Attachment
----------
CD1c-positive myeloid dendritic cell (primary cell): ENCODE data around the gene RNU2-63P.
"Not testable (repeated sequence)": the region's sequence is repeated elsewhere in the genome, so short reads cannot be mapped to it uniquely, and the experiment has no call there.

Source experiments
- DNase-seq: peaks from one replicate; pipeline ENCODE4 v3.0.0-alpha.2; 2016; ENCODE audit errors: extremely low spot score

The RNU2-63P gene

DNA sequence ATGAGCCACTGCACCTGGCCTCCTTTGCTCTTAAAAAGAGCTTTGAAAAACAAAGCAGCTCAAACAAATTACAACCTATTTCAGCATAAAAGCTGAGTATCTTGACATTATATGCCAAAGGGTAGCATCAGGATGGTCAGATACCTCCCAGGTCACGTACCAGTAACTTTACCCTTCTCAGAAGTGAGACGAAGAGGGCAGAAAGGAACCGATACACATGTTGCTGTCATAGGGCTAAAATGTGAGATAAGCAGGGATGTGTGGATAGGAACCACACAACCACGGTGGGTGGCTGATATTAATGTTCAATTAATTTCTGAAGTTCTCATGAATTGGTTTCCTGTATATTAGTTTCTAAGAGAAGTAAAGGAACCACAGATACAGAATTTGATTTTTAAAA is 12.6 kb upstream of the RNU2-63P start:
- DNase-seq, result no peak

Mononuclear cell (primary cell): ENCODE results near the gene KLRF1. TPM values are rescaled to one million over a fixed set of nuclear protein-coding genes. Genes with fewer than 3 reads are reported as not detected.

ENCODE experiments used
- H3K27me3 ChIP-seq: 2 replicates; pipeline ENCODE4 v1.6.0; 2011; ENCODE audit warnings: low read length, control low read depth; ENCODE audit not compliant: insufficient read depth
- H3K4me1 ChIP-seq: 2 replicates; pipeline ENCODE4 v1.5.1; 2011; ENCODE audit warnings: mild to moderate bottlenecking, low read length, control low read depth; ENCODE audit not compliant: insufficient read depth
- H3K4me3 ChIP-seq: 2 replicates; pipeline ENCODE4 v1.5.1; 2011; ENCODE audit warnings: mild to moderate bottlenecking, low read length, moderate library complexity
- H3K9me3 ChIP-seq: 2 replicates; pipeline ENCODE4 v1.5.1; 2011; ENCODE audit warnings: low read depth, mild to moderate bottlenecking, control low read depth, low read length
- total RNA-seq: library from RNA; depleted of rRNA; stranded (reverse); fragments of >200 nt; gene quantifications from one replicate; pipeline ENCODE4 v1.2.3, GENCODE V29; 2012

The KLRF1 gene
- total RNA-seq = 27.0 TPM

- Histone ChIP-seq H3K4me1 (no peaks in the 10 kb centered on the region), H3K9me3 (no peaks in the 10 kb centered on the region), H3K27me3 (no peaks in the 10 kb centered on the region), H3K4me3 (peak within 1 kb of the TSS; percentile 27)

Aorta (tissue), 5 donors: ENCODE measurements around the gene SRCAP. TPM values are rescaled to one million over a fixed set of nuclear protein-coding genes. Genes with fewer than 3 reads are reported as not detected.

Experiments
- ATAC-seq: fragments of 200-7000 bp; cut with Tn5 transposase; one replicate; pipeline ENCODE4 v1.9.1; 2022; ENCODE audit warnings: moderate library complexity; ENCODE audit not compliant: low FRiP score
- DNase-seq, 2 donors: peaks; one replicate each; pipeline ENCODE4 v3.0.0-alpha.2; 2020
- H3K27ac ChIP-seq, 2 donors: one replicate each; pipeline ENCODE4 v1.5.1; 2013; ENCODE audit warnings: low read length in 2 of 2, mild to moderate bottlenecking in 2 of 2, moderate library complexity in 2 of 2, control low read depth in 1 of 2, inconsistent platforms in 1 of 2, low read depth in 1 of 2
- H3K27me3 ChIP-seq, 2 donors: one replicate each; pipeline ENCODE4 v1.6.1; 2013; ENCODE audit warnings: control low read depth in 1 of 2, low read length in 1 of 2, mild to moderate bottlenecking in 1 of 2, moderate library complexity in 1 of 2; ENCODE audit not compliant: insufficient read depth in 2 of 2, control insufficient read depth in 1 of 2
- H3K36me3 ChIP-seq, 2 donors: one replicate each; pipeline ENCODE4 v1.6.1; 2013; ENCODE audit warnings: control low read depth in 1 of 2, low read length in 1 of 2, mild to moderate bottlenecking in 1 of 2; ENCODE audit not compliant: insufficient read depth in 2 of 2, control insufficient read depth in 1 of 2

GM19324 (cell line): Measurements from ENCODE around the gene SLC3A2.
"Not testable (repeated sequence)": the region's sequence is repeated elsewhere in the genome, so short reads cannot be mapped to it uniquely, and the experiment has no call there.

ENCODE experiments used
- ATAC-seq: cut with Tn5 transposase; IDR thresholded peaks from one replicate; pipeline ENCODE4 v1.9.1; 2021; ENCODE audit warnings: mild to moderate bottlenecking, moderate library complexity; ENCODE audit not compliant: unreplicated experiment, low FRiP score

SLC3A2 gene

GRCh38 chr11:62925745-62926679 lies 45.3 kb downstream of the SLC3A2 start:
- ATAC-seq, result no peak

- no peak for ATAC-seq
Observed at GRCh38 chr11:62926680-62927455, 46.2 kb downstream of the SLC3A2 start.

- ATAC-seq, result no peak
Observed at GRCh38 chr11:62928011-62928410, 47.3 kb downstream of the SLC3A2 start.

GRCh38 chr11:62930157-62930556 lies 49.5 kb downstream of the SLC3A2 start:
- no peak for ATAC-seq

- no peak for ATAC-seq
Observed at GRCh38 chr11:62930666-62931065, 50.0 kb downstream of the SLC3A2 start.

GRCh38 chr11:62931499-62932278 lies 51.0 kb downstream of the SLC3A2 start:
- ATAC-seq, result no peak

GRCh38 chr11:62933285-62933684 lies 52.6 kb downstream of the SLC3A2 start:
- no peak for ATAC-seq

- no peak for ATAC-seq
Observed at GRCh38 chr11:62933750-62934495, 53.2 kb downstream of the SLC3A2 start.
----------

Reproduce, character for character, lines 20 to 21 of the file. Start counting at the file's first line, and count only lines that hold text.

- ATAC-seq: fragments of 200-7000 bp; cut with Tn5 transposase; one replicate; pipeline ENCODE4 v1.9.1; 2022; ENCODE audit warnings: moderate library complexity; ENCODE audit not compliant: low FRiP score
- DNase-seq, 2 donors: peaks; one replicate each; pipeline ENCODE4 v3.0.0-alpha.2; 2020